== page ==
"A Good Many Things Go Around in the Dark Besides Santa Claus." (Herbert Hoover)

Michael (Mike) Connell (standing above left), the I.T. guy for Karl Rove and the Bush administration, the fellow who "lost" those Justice Department e-mails, who admitted that the 2004 vote in Ohio had been rigged, has died in a small plane crash, leaving a wife Heather and four children. Probably an accident, but certainly the most convenient death for an outgoing administration since William Casey slipped into a coma during the Iran-Contra affair.


"A fist bump? A pound? A terrorist fist jab?" -- While Raj from What's Happening looks on.

Goodbye, Bettie Page

Living archetype and artists' avatar Miss Bettie Page has passed away at 85. I've written about her twice before-- just last year because of the early death of her greatest benefactor, Dave Stevens-- and we shall not see her like again.

"All the sad sweet funny pretty girls in comics, from Sophie Bangs as Promethea to Francine to Maggie Chascarillo, owe a debt to Bettie Page."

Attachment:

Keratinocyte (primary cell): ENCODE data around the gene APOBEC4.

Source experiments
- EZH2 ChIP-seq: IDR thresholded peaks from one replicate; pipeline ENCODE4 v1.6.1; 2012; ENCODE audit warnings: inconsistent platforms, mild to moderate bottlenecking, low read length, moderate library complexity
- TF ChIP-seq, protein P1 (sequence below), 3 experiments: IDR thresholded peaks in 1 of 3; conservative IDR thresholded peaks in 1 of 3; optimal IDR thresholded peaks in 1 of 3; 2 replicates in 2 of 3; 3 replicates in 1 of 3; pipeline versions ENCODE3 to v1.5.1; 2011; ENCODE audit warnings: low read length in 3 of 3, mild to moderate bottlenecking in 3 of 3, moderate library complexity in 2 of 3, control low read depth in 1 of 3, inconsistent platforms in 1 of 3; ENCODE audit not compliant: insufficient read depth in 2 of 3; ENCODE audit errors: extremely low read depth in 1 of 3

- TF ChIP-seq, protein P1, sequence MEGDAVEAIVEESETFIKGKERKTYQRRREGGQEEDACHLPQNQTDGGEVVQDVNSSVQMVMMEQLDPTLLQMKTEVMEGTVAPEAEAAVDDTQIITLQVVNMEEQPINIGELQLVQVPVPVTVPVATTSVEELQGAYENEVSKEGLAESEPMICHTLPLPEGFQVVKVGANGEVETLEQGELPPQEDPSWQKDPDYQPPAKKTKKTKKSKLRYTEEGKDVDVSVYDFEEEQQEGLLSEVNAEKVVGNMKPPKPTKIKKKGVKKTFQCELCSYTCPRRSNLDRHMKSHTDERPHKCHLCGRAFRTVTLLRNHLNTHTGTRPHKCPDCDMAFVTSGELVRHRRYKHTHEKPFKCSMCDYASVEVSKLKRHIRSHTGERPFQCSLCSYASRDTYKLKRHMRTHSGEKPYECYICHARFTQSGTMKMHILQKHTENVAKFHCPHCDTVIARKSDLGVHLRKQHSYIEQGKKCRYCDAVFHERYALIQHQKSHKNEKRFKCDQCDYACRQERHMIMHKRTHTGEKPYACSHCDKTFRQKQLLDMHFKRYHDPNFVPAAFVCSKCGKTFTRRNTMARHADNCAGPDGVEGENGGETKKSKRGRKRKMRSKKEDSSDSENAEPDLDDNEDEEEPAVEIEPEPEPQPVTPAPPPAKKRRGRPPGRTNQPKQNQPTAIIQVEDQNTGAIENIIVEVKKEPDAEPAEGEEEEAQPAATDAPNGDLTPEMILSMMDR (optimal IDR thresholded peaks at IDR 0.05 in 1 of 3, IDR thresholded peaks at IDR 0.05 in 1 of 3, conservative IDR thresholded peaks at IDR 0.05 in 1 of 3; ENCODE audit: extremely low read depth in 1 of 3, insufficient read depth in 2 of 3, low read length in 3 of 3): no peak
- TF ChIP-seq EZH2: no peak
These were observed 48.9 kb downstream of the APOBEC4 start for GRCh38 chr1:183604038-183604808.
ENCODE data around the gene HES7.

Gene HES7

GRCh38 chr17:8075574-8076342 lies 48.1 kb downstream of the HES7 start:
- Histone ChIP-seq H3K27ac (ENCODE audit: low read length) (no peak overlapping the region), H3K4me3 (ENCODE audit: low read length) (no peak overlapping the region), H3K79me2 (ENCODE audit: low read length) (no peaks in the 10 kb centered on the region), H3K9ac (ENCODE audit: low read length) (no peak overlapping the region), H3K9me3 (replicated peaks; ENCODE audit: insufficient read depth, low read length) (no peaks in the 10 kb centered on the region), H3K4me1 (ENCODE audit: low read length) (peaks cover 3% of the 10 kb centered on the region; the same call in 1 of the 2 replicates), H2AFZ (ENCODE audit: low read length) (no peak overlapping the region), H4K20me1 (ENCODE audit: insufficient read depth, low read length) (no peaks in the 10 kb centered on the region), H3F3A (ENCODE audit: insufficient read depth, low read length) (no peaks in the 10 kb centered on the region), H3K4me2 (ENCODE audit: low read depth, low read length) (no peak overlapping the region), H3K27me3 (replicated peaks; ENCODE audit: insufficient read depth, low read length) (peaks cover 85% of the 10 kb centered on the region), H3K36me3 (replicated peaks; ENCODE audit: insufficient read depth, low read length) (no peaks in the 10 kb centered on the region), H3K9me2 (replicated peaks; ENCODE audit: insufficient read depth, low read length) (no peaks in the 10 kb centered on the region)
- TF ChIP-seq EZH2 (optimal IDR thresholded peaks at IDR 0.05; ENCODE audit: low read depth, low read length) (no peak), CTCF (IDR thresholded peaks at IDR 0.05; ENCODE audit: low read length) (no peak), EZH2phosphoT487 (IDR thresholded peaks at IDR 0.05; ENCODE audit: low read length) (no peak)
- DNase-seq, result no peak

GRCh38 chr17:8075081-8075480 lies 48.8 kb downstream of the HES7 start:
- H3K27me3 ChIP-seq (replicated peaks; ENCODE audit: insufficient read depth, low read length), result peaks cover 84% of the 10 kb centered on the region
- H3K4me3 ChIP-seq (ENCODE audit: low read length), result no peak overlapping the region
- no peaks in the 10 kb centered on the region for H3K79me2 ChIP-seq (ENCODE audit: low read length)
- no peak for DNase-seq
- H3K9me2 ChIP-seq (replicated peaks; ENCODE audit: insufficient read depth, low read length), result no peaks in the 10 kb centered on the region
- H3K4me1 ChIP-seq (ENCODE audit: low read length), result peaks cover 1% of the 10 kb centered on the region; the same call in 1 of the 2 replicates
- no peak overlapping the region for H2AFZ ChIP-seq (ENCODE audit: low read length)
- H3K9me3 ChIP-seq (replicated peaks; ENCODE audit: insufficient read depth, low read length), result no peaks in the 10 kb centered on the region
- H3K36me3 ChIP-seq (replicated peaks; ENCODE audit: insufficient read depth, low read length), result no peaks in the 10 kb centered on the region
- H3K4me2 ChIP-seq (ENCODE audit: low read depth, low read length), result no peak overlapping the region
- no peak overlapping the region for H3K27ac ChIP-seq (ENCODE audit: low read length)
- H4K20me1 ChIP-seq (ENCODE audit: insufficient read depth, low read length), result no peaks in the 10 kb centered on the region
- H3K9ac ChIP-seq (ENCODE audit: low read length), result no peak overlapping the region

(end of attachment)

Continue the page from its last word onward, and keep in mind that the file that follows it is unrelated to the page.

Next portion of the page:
Of all the money e'er I had, I spent it in good company;
And all the harm I've ever done, alas was done to none but me;
And all I've done for want of wit, to memory now I can't recall,
So fill me to the parting glass, goodnight and joy be with you all.

Of all the comrades e'er I had, they're sorry for my going away,
And all the sweethearts e'er I had , they wish me one more day to stay,
But since it falls unto my lot that I should go and you should not,
I'll gently rise and softly call, goodnight and joy be with you all.

Take Off, Eh?

Canadian Coup Corner: What the hell is going on with Canada? They're supposed to be the sane ones. Sure, they've just as many guns as the U.S., and their junior hockey program would give a Spartan pause, but they mostly leave the craziness on the ice. With habeas corpus suspended in the land of Mickey Mouse, the U.S. in the thrall of busy, evil men, and labyrinthine Mexico reviving human sacrifice as a pastime along the Juarez border, I thought we could count on Canada to be the designated driver of North America. Now their election is suspended? By Her Majesty's representative? The 21st century might not be about democratization, but more and more about crowd control by the governing class, walling themselves off from desperate mobs in the drowning streets.

Comics Advent Calendar by Brian Conin

It's that time of year, when Brian Cronin puts together an advent calendar for his blog Comics Should be Good. This year it features political cartoonists from Thomas Nast to Dr. Seuss (whose political work is collected in Dr.Seuss Goes to War). If you're "in love with pen and ink on paper" like I am, it's worth a click. I thought I knew Thomas Nast, but I'd never seen this drawing before; hats off for the effort to surprise jaded eyes.